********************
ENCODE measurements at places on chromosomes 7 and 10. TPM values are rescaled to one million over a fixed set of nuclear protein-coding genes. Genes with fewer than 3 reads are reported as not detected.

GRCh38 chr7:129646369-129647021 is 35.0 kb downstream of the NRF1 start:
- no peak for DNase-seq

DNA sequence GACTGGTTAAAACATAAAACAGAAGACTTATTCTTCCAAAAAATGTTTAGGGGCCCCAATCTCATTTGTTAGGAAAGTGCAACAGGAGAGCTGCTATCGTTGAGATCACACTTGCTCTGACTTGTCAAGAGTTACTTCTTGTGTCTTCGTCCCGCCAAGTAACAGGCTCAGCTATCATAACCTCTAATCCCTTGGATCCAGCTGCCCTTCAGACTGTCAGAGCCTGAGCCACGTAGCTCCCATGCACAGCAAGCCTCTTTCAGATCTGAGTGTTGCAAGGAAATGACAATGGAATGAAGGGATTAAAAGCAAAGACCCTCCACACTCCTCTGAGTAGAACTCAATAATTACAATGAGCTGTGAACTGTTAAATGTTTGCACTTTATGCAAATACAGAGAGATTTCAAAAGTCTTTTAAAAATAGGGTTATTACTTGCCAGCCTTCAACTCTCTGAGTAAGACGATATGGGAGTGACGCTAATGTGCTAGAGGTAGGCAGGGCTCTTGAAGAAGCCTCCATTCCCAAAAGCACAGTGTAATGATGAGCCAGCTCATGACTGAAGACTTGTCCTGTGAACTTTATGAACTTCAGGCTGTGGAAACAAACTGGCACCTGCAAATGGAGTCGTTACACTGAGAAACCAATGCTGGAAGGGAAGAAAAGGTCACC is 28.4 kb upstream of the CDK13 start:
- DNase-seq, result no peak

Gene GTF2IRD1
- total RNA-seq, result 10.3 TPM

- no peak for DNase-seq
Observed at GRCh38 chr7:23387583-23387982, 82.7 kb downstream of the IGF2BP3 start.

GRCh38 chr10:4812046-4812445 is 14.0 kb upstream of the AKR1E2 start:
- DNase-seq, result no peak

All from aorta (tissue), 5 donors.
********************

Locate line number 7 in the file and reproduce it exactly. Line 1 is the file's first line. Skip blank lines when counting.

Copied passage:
- total RNA-seq, result 10.3 TPM